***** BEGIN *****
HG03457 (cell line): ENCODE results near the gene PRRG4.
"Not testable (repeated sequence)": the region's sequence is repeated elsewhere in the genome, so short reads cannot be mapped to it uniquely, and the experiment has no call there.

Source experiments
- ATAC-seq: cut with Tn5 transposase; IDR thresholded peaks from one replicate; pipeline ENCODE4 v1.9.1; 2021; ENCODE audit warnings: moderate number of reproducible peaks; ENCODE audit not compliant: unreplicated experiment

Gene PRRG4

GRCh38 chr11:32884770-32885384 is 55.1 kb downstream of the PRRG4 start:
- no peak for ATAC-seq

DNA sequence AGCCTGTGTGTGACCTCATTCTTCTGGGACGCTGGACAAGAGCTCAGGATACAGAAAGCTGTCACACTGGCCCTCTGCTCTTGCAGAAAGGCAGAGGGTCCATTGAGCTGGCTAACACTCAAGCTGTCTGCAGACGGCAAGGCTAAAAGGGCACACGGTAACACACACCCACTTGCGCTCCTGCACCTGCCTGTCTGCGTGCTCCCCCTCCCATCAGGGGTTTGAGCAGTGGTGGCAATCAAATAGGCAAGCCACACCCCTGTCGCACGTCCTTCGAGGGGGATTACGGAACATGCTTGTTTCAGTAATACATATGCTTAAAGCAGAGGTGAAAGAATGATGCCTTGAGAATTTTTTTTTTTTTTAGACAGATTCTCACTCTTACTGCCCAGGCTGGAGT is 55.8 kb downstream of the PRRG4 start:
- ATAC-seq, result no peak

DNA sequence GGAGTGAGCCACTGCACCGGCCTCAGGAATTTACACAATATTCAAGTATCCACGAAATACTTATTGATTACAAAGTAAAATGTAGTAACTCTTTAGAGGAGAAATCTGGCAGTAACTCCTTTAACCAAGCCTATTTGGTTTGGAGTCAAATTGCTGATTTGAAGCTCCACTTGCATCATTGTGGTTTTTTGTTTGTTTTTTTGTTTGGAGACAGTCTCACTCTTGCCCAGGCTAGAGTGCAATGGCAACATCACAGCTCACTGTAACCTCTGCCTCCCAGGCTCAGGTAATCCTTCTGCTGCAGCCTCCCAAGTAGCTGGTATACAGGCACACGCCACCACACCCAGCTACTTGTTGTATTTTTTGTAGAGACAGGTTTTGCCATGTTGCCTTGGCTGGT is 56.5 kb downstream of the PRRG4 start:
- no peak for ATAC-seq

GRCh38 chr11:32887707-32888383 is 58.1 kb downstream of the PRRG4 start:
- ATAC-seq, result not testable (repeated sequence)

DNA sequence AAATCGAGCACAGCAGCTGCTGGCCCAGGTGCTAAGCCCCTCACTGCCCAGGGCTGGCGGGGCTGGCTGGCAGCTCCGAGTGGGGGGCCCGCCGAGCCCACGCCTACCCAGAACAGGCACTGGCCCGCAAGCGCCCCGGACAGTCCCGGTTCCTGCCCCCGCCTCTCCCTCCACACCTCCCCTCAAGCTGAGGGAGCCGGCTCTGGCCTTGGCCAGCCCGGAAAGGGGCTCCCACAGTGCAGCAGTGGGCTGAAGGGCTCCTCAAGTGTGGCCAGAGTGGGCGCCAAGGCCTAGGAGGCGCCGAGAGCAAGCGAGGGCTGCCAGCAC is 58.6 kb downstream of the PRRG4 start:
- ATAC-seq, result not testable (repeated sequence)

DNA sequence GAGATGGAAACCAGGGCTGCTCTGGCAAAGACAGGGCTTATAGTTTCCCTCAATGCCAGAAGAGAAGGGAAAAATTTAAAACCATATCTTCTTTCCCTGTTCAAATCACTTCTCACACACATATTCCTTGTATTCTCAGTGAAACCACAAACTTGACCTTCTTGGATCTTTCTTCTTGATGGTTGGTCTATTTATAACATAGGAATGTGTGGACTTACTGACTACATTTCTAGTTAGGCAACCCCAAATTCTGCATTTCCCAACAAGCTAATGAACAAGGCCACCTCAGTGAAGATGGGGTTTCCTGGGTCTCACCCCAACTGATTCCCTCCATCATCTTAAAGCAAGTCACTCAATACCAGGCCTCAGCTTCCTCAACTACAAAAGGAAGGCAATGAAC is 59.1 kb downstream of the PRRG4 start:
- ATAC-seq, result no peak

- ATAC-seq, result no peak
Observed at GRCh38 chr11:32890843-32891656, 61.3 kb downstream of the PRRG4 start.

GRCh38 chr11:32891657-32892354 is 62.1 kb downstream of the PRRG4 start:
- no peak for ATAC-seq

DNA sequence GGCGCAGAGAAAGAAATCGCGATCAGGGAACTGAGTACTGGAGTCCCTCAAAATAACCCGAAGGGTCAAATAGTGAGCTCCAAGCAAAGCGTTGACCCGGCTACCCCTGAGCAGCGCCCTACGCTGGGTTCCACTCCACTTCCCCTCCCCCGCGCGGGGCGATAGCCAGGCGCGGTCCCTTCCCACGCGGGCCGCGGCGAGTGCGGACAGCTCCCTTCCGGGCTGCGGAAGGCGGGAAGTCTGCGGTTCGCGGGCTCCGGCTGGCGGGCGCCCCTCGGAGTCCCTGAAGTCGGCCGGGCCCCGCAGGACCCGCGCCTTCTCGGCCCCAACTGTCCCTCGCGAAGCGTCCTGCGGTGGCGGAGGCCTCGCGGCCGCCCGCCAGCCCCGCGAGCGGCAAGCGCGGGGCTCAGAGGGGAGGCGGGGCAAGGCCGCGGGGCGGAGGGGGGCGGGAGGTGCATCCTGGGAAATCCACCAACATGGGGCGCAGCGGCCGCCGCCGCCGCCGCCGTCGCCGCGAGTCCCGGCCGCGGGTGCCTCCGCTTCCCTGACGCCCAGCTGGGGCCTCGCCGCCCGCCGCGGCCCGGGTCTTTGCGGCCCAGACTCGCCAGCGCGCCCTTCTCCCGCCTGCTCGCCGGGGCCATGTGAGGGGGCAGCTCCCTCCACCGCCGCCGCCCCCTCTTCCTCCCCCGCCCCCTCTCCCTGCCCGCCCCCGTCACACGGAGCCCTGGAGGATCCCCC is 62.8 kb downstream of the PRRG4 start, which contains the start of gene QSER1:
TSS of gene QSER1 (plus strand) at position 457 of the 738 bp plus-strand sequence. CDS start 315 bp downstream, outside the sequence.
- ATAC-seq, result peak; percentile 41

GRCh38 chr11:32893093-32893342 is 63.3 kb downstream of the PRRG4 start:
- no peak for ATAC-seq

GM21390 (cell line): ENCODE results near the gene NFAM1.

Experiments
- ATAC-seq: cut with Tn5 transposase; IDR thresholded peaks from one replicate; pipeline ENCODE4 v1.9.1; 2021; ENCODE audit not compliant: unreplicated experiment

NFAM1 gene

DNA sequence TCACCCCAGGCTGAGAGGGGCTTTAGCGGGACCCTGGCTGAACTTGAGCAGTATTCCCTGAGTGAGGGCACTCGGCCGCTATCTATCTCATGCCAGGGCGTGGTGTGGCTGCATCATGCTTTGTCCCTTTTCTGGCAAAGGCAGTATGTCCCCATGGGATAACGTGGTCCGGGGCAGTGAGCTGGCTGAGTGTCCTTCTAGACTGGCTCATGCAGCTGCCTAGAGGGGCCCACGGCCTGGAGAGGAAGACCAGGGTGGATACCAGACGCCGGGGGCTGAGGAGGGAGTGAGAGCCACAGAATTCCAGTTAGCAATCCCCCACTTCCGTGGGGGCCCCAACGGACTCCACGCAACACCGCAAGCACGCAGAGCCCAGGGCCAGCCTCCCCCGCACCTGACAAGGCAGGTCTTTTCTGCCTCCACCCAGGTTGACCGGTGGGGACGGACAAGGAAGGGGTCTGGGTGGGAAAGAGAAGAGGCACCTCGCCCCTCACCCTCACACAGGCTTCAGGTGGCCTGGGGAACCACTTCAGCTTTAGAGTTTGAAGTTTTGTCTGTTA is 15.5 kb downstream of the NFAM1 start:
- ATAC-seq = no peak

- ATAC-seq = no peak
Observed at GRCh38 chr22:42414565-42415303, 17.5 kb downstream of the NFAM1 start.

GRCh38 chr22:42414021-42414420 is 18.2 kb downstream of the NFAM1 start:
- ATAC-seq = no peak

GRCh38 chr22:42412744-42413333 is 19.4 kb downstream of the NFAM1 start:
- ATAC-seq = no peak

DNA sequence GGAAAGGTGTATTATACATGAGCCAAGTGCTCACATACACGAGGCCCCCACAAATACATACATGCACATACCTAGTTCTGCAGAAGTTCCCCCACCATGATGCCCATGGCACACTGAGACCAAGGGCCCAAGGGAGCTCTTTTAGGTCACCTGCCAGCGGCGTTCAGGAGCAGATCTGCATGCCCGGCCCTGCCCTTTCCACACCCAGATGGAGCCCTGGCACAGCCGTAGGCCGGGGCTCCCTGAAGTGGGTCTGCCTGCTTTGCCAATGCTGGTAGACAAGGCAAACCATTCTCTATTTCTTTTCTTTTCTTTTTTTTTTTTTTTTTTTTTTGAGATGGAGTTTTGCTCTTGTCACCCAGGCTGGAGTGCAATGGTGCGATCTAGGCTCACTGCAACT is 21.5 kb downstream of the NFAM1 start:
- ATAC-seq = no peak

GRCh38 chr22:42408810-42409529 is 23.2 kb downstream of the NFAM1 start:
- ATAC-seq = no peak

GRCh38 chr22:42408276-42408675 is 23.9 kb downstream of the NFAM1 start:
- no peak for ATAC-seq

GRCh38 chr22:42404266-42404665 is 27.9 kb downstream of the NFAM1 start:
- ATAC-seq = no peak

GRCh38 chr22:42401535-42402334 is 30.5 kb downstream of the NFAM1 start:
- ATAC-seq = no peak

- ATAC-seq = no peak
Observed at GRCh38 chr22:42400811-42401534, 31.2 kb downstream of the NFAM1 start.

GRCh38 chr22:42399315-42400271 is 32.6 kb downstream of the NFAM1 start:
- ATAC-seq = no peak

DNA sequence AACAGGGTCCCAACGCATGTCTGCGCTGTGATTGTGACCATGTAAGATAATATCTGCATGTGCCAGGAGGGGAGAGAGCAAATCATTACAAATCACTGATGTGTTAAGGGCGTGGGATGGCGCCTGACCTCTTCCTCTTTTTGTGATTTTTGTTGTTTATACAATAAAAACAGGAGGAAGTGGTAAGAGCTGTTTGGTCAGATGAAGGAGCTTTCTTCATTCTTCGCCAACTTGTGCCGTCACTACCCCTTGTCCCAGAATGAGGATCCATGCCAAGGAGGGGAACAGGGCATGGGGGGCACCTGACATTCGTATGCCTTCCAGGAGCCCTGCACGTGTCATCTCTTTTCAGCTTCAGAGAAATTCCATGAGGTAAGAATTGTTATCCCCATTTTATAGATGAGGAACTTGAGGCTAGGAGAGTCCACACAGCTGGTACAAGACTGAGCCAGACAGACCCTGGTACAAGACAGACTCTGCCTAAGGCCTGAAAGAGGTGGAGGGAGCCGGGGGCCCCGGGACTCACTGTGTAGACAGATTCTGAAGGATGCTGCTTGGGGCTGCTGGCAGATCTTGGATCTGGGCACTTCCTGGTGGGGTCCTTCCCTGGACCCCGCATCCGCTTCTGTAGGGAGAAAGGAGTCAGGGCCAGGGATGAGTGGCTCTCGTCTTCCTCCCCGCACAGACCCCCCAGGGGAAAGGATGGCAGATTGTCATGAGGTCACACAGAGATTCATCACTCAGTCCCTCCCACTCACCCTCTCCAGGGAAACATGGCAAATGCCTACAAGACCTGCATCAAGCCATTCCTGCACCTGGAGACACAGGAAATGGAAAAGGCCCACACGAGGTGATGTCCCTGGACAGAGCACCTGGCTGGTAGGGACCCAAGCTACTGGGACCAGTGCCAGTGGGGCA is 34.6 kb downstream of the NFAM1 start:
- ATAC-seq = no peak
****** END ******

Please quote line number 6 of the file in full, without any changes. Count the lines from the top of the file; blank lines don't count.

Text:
GRCh38 chr11:32884770-32885384 is 55.1 kb downstream of the PRRG4 start: